The scale of the transport decarbonisation challenge facing the region and the ways in which it can be addressed are detailed in a new report commissioned by sub-national transport body, England’s Economic Heartland (EEH).
The baseline report, released to coincide with ‘transport day’ at the COP26 climate change summit in Glasgow, marks the completion of the first phase of EEH’s work on a decarbonisation roadmap for the region.
It presents 15 key findings about emissions from surface transport in the Heartland, including:
- Emissions from surface transport per capita in the Heartland are currently 30% higher than the UK average: EEH emissions account for around 10% of UK emissions
- Car emissions are responsible for 59% of surface emissions, with HGVs (22%) and vans (16%) also contributing substantially: the contribution from other road vehicles (1%), such as buses and motorbikes, and rail (2%) is minimal
- The roads under local authority control are responsible for 56% of road emissions (Major Road Network contributing 26% and ‘minor’ roads 30%), while the Strategic Road Network contributes 44%
- There is a six-fold difference between local authority areas with the highest and lowest per capita transport emissions – and the reasons behind the emissions also varies considerably.
The report, by consultants City Science, uses modelling to show how various policy ‘pathways’ for transport decarbonisation would translate to the Heartland.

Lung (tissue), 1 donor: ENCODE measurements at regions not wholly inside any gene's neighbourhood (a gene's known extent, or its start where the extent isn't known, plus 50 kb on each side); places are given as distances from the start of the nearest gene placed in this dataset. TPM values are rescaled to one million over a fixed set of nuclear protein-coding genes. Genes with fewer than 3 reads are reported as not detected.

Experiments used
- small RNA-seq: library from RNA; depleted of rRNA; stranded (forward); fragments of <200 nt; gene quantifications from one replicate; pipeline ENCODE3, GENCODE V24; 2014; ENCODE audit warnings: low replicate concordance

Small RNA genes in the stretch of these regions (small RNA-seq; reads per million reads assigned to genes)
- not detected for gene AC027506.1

Its recommendations to cut emissions in the region include:
- Developing a two-pronged approach which tackles ‘strategic’ emissions linked to the region’s busiest roads and lorry movements, while identifying ‘place-based’ solutions for more localised emissions
- Focussing on decarbonising car and road freight through a combination of vehicle electrification and reducing the number of road trips through improved public transport, walking and cycling, and freight consolidation centres
- Investigating how the accelerated roll-out of electric vehicles in the region can help towards lowering emissions.
In addition to the report, a tool has been developed showing emissions and net zero trajectories broken down by local authority area.
The work provides the foundation for the next phase of the decarbonisation roadmap which will set out in more detail how a mixture of different interventions will contribute to reducing emissions. EEH will also develop toolkits for its local authority partners, allowing them to diagnose the sources of emissions in their areas. It will work with them to understand their preferred local approach to decarbonising the transport system, using this as the basis for a regional decarbonisation plan.
Cllr Richard Wenham, Chair of England’s Economic Heartland, said: “As the UK provides global leadership on climate change at COP26, this report demonstrates how EEH is developing regional, place-based approaches to decarbonising transport.
“It’s crucial to recognise that our places are inherently different – no size fits all. That’s why our work on decarbonisation is encompassing the required strategic interventions, while also working with our local authorities and providing them with the tools to identify targeted solutions for their areas.”